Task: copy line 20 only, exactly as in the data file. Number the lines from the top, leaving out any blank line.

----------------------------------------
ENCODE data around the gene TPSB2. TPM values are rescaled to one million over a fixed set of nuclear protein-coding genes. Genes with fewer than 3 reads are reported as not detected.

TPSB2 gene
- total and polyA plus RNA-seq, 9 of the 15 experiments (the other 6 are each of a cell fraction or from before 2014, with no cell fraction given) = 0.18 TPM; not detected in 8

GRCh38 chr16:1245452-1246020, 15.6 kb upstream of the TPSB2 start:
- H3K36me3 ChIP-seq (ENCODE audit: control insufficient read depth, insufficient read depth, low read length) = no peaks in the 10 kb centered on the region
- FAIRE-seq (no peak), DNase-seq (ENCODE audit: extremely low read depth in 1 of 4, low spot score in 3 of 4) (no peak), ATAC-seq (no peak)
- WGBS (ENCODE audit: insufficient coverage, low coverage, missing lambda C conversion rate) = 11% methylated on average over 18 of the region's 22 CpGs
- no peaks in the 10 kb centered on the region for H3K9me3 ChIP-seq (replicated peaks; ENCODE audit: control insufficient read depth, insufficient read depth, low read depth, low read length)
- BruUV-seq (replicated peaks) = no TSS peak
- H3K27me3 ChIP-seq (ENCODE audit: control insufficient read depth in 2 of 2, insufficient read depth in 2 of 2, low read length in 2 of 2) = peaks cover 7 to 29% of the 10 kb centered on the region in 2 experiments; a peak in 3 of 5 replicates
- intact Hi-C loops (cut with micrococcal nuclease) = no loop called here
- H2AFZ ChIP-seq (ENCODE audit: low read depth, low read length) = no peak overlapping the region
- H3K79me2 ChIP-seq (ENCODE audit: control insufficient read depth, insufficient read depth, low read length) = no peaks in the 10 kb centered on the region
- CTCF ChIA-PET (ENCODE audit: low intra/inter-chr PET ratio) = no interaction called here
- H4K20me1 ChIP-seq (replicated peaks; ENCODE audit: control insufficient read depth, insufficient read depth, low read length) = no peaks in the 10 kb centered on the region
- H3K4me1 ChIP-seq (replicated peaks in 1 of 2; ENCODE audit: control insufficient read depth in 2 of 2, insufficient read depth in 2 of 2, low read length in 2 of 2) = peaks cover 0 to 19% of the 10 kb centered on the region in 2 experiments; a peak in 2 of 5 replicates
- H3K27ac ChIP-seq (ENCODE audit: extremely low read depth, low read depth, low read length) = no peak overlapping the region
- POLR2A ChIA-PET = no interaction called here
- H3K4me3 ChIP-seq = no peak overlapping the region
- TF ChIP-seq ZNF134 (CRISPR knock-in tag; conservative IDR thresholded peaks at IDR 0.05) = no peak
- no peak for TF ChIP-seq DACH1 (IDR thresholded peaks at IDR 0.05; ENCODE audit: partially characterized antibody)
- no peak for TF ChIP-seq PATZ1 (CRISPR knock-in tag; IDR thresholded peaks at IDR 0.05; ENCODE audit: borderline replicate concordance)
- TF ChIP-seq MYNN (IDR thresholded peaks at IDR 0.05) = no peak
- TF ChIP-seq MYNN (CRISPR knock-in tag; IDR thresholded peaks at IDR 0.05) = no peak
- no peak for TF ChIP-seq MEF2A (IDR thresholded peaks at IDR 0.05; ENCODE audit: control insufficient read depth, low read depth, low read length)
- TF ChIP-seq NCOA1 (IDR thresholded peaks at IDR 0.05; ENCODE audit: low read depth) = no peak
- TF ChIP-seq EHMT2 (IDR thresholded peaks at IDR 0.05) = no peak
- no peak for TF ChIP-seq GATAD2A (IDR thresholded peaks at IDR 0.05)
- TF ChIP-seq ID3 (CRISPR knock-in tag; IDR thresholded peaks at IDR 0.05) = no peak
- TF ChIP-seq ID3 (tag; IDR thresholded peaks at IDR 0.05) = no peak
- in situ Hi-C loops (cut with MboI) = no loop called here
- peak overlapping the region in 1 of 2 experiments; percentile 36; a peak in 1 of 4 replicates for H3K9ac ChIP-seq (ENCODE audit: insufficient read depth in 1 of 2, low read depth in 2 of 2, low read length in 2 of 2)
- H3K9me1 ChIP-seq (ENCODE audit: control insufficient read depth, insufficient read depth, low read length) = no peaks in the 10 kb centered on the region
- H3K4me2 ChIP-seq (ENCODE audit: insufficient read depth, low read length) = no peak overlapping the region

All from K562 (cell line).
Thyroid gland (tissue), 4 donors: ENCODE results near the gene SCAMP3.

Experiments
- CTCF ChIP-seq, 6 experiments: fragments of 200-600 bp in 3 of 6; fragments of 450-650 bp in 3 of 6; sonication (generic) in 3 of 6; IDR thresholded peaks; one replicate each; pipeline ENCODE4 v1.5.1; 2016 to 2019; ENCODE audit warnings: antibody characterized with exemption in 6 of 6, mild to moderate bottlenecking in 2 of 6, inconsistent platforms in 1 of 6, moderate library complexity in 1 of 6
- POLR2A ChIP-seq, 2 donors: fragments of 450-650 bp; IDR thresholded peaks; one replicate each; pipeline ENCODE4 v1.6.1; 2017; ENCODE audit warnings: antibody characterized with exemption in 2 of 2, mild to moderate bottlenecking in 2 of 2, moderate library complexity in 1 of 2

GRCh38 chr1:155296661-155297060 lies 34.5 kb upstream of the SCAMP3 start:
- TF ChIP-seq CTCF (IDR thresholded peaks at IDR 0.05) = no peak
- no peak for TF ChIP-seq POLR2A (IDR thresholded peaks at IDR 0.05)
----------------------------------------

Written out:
- TF ChIP-seq ZNF134 (CRISPR knock-in tag; conservative IDR thresholded peaks at IDR 0.05) = no peak